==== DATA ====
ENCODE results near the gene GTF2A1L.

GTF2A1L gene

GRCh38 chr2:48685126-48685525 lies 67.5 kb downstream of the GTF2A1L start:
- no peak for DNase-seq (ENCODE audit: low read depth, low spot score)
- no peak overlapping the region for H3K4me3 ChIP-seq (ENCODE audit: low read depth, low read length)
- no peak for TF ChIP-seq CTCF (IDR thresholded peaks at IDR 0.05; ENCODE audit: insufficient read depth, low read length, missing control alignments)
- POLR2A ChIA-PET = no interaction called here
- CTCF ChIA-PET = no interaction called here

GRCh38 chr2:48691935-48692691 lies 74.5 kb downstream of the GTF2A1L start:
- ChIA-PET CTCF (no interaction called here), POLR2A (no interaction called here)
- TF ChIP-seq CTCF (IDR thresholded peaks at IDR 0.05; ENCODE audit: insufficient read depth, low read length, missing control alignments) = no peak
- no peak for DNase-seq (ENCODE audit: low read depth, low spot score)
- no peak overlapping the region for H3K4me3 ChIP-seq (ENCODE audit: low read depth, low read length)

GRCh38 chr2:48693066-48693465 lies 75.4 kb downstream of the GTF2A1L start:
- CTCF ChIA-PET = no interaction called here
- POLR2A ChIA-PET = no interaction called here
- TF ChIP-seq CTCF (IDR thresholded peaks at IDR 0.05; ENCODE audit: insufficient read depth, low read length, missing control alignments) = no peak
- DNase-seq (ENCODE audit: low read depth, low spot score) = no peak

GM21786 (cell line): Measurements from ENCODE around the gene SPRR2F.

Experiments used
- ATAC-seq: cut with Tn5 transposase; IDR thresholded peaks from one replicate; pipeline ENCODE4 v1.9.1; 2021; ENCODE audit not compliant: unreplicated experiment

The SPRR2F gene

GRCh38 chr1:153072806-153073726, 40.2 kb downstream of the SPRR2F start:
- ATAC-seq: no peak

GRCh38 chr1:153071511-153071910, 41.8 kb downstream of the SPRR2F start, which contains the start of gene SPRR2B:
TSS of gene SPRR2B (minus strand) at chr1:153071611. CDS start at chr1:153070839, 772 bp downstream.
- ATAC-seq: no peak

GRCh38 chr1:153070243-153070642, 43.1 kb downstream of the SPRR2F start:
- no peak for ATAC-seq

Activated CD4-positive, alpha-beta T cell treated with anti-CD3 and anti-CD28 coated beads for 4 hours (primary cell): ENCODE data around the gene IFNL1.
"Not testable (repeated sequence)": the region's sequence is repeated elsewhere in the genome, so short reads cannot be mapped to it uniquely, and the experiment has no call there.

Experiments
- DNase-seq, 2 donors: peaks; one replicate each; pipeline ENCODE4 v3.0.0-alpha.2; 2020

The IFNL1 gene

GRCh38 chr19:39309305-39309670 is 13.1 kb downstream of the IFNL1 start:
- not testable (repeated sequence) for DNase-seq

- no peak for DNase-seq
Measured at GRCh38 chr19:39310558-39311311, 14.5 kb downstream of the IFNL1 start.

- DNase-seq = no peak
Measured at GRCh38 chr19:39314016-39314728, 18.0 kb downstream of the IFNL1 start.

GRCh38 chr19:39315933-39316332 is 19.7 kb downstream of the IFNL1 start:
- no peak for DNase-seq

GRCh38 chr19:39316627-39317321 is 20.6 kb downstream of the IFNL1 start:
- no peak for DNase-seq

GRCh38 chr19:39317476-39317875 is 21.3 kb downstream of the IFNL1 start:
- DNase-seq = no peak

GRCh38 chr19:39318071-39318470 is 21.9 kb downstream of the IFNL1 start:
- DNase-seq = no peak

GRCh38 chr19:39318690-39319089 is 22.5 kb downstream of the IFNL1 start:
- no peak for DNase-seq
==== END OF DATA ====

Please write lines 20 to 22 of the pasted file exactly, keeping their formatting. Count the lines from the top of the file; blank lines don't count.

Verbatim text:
Experiments used
- ATAC-seq: cut with Tn5 transposase; IDR thresholded peaks from one replicate; pipeline ENCODE4 v1.9.1; 2021; ENCODE audit not compliant: unreplicated experiment

The SPRR2F gene